In similar fashion to a time capsule, I am writing down what I think Nat Cursio’s “The Middle Room,” presented by Theatre Works as part of the inaugural Festival of Live Art (FOLA), might be before I see it so as to compare it to the experience of after—Robots in the home and flying cars by 2010! Really? You can’t be serious? In writing down what I expect, as surmised from interviews and descriptions of the performance; I am laying open my anxieties and smallness where the interactive is called for. The name alone—Festival of Live Art—fills this quiet mouse with dread. Role play? Pick them, over there. Vocalisations? I am mute. Watch me shrink. Audience participation? I take a back seat, the seat furthest from the stage. But when there is no stage in formal sense and one is in someone else’s lounge room of some 13-odd years, on their own, one highly visible, cumbersome audience member and one performer—what then? The idea of this performance fills me with intrigue, and though my inhibitions are many and I don’t relish being looked at, I am keen to explore and participate and engage with this work, I think, or rather, I hope. My feelings in relation to this are pendulum swing. As I booked the last performance of ten, I have reservations that I will be a poor audience participant for a grand lounge room finale. I feel the weight of my own need to perform in this role. And this role, to be performed at 10.30am, is also to be documented, publicly, it transpires, on Instagram. I am really starting to second-guess my capabilities by now, but then, I guess this is what such a “conversation” is bound to confront. How will each different audience member shape what transpires? Will some be more playful and less inhibited?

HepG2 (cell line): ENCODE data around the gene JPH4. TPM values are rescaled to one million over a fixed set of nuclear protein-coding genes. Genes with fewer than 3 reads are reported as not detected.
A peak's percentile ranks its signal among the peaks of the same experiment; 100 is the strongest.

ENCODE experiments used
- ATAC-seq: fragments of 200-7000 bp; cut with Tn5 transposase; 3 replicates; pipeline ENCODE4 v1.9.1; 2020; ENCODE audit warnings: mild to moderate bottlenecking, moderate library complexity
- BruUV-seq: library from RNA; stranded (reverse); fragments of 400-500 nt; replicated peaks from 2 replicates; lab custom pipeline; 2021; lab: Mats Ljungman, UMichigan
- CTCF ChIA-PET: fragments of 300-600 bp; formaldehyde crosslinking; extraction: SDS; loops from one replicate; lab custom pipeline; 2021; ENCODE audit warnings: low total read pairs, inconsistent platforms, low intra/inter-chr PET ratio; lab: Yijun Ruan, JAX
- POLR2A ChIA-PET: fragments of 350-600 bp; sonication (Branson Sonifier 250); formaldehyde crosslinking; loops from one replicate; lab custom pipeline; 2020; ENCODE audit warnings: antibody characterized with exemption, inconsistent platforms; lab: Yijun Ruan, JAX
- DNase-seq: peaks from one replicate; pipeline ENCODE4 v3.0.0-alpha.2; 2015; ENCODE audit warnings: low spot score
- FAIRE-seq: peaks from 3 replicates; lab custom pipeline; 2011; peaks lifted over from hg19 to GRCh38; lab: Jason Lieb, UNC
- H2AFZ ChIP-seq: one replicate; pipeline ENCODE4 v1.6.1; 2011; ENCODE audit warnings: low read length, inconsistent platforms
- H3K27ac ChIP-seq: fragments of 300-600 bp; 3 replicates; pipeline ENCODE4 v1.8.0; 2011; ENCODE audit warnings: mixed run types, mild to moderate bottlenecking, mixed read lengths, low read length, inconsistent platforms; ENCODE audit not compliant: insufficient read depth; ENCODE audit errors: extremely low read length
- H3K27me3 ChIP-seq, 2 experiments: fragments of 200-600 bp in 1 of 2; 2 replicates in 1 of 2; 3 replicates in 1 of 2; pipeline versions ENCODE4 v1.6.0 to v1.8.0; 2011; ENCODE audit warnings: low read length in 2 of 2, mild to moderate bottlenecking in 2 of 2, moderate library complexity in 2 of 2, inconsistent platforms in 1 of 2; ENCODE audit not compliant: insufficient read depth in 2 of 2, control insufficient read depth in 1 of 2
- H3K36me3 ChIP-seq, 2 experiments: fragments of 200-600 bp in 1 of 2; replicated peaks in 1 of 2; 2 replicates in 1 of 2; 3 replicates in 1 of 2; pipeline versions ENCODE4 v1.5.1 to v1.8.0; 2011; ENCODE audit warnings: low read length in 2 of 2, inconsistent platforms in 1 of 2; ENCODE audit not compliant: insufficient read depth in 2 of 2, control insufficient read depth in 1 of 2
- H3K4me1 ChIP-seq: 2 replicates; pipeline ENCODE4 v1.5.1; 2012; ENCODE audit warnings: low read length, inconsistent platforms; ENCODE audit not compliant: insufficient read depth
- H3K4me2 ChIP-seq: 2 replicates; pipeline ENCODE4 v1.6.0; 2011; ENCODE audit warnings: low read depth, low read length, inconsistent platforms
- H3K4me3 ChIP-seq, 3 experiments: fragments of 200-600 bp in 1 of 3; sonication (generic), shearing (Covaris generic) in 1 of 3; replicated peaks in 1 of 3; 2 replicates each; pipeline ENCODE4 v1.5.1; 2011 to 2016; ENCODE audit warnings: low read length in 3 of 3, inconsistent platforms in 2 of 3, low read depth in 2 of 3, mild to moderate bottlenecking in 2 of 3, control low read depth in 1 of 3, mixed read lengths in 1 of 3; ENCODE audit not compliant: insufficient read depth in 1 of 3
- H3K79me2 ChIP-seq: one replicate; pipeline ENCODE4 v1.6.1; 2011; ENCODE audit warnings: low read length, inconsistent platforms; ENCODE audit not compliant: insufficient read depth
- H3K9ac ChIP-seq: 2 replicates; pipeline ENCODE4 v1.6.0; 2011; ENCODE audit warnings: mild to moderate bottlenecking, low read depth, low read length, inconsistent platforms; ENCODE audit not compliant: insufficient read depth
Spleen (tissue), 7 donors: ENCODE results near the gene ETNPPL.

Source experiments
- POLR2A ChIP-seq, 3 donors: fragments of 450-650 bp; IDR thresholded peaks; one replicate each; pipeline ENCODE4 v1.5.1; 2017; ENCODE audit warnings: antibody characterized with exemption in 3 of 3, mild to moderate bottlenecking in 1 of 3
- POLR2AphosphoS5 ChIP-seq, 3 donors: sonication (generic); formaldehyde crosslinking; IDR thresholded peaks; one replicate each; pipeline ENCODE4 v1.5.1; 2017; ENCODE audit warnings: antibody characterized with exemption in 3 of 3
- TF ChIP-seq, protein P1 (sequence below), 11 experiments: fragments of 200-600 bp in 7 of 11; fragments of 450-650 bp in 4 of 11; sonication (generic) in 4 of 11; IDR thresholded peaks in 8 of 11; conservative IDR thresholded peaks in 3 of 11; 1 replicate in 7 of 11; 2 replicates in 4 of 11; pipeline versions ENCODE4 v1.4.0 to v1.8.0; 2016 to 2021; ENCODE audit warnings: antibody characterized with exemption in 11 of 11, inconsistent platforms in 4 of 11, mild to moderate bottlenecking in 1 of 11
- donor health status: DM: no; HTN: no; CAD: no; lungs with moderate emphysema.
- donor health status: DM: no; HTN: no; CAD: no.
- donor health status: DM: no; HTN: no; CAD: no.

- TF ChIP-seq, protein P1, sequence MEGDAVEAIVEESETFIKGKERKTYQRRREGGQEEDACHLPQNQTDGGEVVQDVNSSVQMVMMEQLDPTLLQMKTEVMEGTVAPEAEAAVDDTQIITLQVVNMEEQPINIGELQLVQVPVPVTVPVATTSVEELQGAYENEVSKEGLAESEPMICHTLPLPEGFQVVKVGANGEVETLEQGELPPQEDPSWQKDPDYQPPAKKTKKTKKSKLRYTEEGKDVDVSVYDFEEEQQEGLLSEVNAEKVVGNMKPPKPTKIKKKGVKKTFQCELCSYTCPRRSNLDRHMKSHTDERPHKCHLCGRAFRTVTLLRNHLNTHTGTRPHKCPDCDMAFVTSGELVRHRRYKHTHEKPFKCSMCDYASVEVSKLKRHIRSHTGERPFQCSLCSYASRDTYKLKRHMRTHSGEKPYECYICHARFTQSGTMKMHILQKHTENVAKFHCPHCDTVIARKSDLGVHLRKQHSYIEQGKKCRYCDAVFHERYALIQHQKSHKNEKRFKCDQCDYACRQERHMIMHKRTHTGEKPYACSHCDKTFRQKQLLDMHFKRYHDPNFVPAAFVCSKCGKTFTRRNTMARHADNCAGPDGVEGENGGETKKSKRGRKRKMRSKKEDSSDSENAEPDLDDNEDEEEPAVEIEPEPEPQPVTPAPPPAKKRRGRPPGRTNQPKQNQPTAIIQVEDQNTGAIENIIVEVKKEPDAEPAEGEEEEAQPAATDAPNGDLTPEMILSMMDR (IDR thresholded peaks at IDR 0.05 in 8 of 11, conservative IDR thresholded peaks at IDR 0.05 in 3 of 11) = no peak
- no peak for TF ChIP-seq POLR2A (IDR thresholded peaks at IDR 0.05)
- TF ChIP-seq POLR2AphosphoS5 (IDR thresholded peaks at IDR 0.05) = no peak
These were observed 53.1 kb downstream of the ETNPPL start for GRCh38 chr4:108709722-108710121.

Nat Cursio (with audience) in “The Middle Room.” Photograph by Rachel Roberts
One way to get to know the history of a company is through the “liner notes” of its “Swan Lake” production, and for those of us continuing to build an admiring familiarity with Pacific Northwest Ballet via its digital season offerings, Kent Stowell and Francia Russell’s “Swan Lake” provides an interesting glimpse into PNB prior to Peter Boal’s leadership.FREE ARTICLE